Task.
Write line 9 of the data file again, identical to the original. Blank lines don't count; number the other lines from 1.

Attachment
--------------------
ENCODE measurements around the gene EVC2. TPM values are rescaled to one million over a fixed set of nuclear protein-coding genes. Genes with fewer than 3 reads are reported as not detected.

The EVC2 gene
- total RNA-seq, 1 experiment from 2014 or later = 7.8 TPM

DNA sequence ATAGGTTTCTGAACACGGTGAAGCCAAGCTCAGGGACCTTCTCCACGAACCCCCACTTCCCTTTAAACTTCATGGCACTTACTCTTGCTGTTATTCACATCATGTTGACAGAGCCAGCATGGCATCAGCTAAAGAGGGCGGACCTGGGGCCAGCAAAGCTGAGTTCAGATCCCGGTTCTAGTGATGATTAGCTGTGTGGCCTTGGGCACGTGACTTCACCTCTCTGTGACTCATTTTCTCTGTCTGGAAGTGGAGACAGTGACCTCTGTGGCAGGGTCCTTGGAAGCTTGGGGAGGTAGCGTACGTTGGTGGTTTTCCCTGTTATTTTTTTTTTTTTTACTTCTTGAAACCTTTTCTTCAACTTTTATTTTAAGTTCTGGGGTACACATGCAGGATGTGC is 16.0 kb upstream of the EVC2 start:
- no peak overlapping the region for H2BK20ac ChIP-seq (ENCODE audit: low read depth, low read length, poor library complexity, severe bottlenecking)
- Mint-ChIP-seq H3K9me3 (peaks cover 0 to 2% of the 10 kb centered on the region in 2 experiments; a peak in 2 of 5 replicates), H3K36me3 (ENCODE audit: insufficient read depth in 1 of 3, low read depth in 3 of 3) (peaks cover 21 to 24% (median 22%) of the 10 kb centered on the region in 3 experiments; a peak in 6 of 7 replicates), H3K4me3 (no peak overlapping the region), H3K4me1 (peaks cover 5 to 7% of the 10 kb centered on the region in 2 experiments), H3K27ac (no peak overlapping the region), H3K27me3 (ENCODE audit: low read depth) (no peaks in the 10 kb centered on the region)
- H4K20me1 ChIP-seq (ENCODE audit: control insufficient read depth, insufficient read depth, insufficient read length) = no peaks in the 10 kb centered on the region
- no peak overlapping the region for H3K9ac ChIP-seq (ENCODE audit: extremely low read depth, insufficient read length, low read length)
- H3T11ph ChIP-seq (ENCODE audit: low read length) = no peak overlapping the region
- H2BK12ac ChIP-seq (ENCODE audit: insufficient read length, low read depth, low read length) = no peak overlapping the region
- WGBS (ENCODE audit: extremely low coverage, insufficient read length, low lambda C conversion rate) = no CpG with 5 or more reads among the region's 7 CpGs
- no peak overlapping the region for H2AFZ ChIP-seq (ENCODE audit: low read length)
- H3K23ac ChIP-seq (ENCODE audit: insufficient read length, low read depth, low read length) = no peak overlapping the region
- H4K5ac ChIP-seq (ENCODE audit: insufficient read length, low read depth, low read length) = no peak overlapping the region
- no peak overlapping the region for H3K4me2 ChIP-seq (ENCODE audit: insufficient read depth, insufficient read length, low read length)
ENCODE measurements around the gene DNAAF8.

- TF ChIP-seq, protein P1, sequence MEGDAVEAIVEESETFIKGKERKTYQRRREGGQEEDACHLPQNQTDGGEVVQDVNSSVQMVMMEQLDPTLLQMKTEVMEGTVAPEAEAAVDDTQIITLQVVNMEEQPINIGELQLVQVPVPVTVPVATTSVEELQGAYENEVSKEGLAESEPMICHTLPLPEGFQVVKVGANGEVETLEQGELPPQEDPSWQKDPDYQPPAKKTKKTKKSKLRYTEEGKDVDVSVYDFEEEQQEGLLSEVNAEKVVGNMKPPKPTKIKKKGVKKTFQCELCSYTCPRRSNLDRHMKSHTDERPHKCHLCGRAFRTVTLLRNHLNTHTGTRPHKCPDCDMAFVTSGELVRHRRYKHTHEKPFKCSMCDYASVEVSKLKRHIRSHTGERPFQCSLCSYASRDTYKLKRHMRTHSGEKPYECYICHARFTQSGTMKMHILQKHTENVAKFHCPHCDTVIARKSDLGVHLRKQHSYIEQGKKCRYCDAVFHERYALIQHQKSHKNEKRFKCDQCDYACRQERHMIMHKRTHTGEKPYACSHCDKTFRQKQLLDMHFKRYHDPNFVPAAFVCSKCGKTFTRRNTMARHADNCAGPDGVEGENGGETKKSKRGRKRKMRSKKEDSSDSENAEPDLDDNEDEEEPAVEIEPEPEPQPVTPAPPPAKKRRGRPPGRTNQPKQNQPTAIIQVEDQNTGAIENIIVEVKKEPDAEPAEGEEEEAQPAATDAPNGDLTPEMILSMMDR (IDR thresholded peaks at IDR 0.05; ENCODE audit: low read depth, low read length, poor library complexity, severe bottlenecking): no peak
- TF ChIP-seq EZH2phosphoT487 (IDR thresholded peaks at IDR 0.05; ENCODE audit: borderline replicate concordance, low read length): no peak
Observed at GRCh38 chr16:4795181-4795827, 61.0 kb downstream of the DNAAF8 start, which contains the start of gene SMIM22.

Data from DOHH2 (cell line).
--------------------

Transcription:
- H3T11ph ChIP-seq (ENCODE audit: low read length) = no peak overlapping the region